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Harvard MBAs Show This Isn't the Time to Buy or Sell

This year, fewer new Harvard Business School graduates took jobs on Wall Street, which may seem on the surface like a bad market indicator. But this is actually a positive signal, according to Ray Soifer.

In case you missed it, The New York Times reported that Soifer, a Harvard MBA and founder of Soifer Consulting, released his 2009 Harvard MBA Indicator, which draws its conclusions from looking at the jobs taken by each year's Harvard MBA graduates. When too many end up with Wall Street jobs, Soifer says, this indicates that the market could be getting too hot and is therefore heading for a fall.

The Times explains:

If more than 30 percent of Harvard MBAs end up in what [Soifer] defines as "market-sensitive jobs" -- a subset of the financial services category that includes investment banking, private equity and hedge funds -- it's a long-term sell signal. If that number is below 10 percent, it is a long-term buy signal.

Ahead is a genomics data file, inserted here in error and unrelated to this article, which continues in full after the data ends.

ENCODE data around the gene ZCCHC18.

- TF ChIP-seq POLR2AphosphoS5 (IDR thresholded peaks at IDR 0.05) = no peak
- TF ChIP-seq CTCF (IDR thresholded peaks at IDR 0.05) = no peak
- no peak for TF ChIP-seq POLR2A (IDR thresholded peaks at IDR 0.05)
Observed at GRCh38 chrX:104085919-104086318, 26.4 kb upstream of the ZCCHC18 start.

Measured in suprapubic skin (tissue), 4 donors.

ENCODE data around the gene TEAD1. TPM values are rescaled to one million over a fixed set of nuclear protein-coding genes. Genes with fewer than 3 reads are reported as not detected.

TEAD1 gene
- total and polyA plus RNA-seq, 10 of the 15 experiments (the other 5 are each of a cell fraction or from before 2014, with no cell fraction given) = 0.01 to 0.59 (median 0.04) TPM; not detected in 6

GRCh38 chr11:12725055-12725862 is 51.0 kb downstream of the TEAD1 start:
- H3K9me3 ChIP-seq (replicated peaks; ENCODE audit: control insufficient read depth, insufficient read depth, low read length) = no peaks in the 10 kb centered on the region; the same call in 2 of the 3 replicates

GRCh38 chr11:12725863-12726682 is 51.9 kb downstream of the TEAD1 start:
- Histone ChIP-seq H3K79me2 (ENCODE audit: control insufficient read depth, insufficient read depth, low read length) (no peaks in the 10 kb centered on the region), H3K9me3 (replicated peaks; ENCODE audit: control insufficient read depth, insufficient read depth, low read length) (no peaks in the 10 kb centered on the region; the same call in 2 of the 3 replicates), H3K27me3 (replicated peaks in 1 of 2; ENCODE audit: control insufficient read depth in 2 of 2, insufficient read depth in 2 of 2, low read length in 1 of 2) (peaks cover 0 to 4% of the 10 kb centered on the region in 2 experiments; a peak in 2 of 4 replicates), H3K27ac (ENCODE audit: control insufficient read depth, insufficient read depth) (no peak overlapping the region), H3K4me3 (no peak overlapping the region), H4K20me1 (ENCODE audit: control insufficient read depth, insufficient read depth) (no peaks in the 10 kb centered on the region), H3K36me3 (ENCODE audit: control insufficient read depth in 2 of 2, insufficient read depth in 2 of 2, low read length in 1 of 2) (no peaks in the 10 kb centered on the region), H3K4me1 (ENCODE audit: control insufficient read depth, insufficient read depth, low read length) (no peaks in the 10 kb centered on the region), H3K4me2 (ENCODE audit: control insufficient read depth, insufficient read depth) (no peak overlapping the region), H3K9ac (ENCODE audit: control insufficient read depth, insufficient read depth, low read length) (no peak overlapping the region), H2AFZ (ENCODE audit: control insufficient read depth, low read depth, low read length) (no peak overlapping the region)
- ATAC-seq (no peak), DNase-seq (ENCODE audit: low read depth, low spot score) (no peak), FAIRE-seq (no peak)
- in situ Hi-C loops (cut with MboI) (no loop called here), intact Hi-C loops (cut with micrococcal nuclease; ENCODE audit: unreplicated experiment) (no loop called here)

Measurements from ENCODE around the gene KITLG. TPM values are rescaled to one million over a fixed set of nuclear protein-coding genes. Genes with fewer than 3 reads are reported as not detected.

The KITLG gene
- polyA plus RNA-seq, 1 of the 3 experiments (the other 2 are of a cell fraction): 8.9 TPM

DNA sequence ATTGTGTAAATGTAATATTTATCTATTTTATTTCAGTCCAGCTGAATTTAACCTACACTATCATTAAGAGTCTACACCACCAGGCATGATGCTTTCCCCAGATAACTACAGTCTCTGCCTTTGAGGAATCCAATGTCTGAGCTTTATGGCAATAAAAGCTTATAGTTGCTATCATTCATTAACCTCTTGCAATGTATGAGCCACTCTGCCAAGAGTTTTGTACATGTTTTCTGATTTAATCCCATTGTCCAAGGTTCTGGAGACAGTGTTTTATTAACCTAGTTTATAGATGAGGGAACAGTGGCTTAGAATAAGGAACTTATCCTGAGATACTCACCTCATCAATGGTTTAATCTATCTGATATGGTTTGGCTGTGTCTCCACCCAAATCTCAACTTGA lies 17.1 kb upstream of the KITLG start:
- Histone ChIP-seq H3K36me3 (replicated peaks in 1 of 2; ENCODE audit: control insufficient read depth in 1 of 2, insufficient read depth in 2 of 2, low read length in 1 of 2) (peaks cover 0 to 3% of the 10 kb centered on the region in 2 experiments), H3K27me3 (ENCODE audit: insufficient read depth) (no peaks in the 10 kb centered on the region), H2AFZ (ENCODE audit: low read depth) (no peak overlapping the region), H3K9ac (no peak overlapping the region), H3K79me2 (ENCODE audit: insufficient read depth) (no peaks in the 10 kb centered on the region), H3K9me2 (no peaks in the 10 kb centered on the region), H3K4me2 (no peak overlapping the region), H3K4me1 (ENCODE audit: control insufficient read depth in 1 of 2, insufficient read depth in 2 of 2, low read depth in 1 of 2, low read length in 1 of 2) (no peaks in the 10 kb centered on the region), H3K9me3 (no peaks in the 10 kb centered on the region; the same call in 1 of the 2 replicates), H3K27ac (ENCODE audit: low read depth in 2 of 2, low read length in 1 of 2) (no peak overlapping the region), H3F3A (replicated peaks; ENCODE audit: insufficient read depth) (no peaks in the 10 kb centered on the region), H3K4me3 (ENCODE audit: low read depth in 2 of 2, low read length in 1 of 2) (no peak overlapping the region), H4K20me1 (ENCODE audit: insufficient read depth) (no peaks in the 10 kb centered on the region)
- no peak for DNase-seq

This year's graduates sent out a neutral signal, with 28 percent taking market-sensitive employment. Last year, the number was 41 percent, a strong sell signal.

When might this indicator be a sign to buy? Don't hold your breath. The Times reports that not since the early 1980s has the number of Harvard MBAs taking market jobs dipped to 10 percent. The indicator has more often shown sell signals.

But for now, if newly-minted Harvard MBAs are any indication, you can hold on to what you've got.

Image courtesy of Flickr user matze_ott, CC 2.0

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